This is the year when the UN marks the 20th anniversary of the Fourth International Conference on Women, held in Beijing. The conference and its parallel nongovernment organizations’ forum attracted an unprecedented diversity of women from around the world, not a few of them poor women who had spent months raising money or drawing down meager savings to attend. Many pathbreaking promises to women made in Beijing, and in Cairo in 1994 at the International Conference on Population and Development, are still to be fulfilled.
The rights of women, most crucially the right to control their own reproductive systems and health, free of coercion and supported by strong family planning services, have fallen far short of the hopes and demands of women globally. Yet the rights of women, and even more so the rights and safety of lesbian, gay, bisexual and transgender people (LGBT), are in contention in the discussions surrounding the UN’s new development policy, which will ostensibly be built around the Sustainable Development Goals. LGBT issues have apparently been taken off the table, even as violations of these human rights increase, often through government policies.
Tensions have surfaced among governments, some more eager to roll back the promises of Cairo and Beijing than to recognize that central to development is the freeing of women’s productivity by removing barriers to making fundamental choices about their lives.
There are also considerable differences of opinion about a proposed goal promoting peace and good governance, which has been criticized by some industrial nations as immeasurable, too difficult to finance and too vague to be realistic.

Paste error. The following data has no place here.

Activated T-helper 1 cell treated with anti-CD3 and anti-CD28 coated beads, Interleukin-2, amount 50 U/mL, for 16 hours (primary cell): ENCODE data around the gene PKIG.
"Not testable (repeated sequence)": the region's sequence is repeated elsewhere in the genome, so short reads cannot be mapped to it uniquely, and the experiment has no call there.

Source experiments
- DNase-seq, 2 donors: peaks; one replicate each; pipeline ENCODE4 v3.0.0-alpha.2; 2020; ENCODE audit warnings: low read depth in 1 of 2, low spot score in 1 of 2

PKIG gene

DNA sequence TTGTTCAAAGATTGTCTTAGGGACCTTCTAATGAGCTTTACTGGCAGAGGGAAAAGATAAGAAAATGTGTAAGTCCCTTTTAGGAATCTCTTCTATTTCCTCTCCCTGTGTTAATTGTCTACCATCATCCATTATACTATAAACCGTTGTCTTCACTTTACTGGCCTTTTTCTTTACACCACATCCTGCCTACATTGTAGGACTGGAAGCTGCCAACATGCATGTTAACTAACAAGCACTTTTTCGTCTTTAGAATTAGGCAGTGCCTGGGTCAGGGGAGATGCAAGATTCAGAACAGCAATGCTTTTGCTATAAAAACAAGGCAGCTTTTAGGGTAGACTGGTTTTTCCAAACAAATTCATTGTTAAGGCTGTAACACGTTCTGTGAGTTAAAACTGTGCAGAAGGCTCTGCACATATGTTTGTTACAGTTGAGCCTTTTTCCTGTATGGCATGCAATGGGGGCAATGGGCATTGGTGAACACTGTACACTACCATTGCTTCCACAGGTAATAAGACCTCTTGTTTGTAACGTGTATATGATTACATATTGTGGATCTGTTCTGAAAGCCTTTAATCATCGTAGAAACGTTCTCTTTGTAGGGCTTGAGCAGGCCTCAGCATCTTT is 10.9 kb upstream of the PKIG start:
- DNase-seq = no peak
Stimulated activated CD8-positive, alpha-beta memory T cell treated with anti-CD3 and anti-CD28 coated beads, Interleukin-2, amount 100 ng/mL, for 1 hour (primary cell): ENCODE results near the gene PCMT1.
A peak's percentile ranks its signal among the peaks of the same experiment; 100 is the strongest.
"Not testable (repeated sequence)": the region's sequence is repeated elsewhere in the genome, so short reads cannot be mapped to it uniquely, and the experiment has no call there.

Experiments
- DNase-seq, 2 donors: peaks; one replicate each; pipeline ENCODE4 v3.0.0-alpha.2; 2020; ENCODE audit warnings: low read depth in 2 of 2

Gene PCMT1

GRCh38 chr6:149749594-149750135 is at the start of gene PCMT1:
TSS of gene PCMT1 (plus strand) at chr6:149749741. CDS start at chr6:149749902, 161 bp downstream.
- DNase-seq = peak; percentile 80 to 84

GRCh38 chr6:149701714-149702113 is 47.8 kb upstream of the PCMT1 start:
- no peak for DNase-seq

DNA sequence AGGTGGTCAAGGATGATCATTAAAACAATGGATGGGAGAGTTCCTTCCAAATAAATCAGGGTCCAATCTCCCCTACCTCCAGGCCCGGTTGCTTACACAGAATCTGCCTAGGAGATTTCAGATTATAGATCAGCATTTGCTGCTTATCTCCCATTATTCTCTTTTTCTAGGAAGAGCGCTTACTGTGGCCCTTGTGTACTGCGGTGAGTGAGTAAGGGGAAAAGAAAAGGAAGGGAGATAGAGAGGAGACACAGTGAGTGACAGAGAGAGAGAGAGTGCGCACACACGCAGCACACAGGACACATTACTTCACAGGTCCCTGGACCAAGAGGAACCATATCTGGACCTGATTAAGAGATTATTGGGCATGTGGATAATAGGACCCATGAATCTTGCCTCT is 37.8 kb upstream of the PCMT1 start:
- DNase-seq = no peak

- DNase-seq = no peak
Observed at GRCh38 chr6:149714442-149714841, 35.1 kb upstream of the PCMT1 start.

A comprehensive argument for the peace and governance goal has recently been published by the World Federation of United Nations Associations, which groups citizens’ organizations around the world interested in the work of the UN. But the publication, “Peaceful Societies: An Essential Element of Sustainable Development,” goes well beyond that one goal to explain how the Sustainable Development Goals as a whole were cobbled together and where they go from here as countries line up to defend or reject parts of the large package. The number of goals and targets may be the root of the problem.
“One of the most underappreciated qualities of the MDGs was their ability to be easily and effectively branded,” the World Federation publication said. “Eight short and well defined goals with an associated recognizable icon allowed the MDGs to be featured on posters, flyers, shopping bags and various other paraphernalia.
“Keeping with 17 goals — and 169 targets — would pose considerable difficulties to emulate such a formula,” it added. “However, if the SDGs are to be truly universal and transformative, they need to be known and they need to resonate in every corner of the globe.”
Barbara Crossette is the senior consulting editor and writer for PassBlue and the United Nations correspondent for The Nation. She is also a member of the Council on Foreign Relations. She has also contributed to the Oxford Handbook on the United Nations.
Previously, Crossette was the UN bureau chief for The New York Times from 1994 to 2001 and previously its chief correspondent in Southeast Asia and South Asia. She is the author of “So Close to Heaven: The Vanishing Buddhist Kingdoms of the Himalayas,” “The Great Hill Stations of Asia” and a Foreign Policy Association study, “India Changes Course,” in the Foreign Policy Association’s “Great Decisions 2015.”
Crossette won the George Polk award for her coverage in India of the assassination of Rajiv Gandhi in 1991 and the 2010 Shorenstein Prize for her writing on Asia.